Red Hat has developed a version of the Linux operating system that can be used to test chips and associated hardware based on the ARMv8-A 64-bit architecture for servers with the aim of standardizing that market.
“We don’t call it RHEL, but it is a functional, unsupported, operating system for partners to use in their development activities,” said Mark Coggin, Red Hat senior director of platform product marketing.
Red Hat designed the program to get the hardware manufacturers to settle on a standard implementation of the ARMv8-A specification. ARM does not manufacture its own processors, licensing its designs to chip manufacturers instead.
A standard implementation would mean that customers could purchase ARMv8-A servers from any manufacturer, knowing that their ARM 64-bit operating systems and software will work no matter who created the chip, Coggin said. Red Hat would like Linux ARM to avoid the fate of AT&T’s Unix operating system, which fragmented into a number of different and incompatible versions.
“We see the importance of stepping in early and ensure that we don’t end up with a fragmented approach, where if you wanted to run an AMD implementation of ARM, you’d need one version of Linux, and if you wanted to run a Broadcom implementation of ARM, you’d need another version,” Coggin said.
Some of the work of standardizing ARM for servers has been done through an industry consortium started earlier this year, called the Server Base System Architecture (SBSA) specification, as well as through ongoing work from the Linaro Enterprise Group. Red Hat’s unnamed ARM Linux distribution uses specifications from both groups.
Red Hat hopes to influence not only the companies that make the chips but also hardware vendors, original equipment manufacturers and original design manufacturers.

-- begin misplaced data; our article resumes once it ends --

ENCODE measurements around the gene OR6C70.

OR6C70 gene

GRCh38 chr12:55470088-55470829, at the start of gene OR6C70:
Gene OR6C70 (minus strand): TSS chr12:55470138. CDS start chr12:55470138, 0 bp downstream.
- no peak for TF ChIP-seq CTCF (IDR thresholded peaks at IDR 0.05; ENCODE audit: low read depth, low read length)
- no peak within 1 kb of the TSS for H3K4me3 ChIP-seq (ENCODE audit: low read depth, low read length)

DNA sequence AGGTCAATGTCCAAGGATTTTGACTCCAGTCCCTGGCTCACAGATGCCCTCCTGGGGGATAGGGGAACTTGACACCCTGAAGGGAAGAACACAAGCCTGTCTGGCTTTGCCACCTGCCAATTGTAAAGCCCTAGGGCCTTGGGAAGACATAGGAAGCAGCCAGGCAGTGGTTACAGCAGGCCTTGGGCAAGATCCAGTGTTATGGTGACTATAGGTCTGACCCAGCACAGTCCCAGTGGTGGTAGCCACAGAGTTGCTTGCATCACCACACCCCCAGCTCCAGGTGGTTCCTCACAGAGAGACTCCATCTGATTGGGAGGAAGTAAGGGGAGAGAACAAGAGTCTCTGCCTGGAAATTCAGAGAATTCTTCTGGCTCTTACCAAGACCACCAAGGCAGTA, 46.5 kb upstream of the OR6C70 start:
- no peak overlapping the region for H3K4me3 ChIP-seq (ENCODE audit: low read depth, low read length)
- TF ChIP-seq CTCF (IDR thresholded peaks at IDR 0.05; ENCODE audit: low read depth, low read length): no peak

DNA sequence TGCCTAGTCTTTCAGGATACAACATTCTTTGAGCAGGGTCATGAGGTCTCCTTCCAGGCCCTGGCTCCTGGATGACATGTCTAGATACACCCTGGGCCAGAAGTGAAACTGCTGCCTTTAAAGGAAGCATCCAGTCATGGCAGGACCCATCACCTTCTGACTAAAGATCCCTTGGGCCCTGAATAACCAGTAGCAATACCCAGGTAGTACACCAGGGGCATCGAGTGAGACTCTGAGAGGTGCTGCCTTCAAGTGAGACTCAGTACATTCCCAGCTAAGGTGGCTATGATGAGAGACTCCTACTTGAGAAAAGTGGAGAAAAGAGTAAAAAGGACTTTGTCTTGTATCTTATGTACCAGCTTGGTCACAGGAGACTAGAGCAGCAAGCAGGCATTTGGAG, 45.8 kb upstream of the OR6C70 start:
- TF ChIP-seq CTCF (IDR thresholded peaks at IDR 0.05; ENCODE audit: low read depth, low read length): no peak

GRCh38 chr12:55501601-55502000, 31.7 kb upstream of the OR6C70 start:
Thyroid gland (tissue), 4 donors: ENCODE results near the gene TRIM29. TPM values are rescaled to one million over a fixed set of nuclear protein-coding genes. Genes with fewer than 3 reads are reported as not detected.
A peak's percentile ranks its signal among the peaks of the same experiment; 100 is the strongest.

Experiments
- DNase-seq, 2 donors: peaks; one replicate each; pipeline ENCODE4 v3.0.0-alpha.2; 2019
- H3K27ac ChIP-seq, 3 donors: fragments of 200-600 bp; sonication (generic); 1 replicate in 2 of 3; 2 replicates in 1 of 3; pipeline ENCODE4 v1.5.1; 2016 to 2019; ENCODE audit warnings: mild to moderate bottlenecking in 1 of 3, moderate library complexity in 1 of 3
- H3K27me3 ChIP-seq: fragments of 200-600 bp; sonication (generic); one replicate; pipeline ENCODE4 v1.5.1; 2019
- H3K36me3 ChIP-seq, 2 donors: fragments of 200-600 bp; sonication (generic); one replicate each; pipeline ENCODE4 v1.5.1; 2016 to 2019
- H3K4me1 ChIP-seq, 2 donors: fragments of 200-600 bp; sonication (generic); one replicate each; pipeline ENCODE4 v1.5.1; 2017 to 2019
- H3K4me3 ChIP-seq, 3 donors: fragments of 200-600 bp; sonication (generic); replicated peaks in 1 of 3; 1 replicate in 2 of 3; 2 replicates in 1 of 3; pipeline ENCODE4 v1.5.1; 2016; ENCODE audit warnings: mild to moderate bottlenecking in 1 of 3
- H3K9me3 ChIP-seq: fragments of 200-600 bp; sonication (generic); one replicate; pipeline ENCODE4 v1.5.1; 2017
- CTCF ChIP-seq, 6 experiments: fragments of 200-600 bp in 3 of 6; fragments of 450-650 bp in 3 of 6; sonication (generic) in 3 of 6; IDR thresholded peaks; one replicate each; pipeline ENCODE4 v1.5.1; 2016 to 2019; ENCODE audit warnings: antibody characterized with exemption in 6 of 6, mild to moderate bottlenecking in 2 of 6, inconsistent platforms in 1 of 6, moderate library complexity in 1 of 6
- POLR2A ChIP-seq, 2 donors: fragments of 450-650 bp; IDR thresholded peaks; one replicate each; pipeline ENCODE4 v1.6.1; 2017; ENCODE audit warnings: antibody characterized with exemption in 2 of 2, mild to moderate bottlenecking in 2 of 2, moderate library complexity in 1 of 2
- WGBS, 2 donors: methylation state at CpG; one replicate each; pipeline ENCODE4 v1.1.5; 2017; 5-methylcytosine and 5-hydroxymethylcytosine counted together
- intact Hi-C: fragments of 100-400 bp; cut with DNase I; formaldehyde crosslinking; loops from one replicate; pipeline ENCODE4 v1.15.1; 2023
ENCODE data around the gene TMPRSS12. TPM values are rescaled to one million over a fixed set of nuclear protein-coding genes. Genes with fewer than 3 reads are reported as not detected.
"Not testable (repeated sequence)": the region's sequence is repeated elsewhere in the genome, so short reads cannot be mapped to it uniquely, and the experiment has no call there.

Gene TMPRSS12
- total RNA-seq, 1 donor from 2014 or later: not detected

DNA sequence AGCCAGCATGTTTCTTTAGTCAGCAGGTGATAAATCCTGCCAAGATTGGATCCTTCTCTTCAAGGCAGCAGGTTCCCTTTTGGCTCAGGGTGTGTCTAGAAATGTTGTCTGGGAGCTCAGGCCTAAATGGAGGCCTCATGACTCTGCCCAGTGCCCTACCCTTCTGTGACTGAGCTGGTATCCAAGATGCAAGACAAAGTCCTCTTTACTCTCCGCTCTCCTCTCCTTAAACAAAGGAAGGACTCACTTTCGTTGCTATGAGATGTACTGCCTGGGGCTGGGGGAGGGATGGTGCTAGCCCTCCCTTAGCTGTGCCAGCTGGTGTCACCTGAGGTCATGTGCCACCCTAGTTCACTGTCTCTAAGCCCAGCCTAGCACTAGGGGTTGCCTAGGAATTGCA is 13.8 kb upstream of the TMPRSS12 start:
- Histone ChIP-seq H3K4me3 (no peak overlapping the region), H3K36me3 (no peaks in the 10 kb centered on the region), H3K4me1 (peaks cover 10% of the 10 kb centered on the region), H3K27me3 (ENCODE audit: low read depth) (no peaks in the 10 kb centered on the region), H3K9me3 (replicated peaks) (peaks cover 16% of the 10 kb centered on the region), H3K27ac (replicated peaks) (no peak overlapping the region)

Thus far, manufacturers such as Advanced Micro Devices, American Megatrends, AppliedMicro, Broadcom, Cavium, Dell and Hewlett-Packard have all pledged support to Red Hat’s standardization efforts.
“If ARM is to be a viable competitor in the server space, [hardware providers] have to comply to the common understanding of what is possible to run on this type of server. Customers and users demand that from manufacturers today in the x86 world,” said Yan Fisher, Red Hat technical product marketing manager.
Through the program, Red Hat will learn more about what the manufacturers need from an enterprise Linux distribution for 64-bit ARM, Coggin said. The operating system may one day become the basis for an ARM version of RHEL.
“We’re trying to understand the platform dependencies from a technology requirements perspective,” Coggin said. “We don’t know if or when this will ever become a product, but we are positioning ourselves in a way that at some point we could enter the market.”
Red Hat’s Fedora project has offered an ARM distribution for the past several years and this release, though based on the Fedora work, is configured more toward ARM server use.
Although ARM processors are used in most mobile devices, only recently has there been a movement in the industry to use them in data-center servers as well, where their low-power design could cut energy costs.
Only a handful of ARMv8-A processors and associated hardware are currently available, mostly as early previews for developers or packaged in proprietary systems.
AMD Opteron A1100-Series ARM processors, designed specifically for servers, were released Wednesday to developers. AMD also offers the ARM Cortex-A57 ARMv8 which was designed for system-on-a-chip architectures.
AppliedMicro offers production-ready ARM servers, under the X-Gene brand and Hewlett-Packard is prepping its Moonshot line of ARM servers. Motherboard manufacturer American Megatrends offers a BIOS chip to boot ARM processors.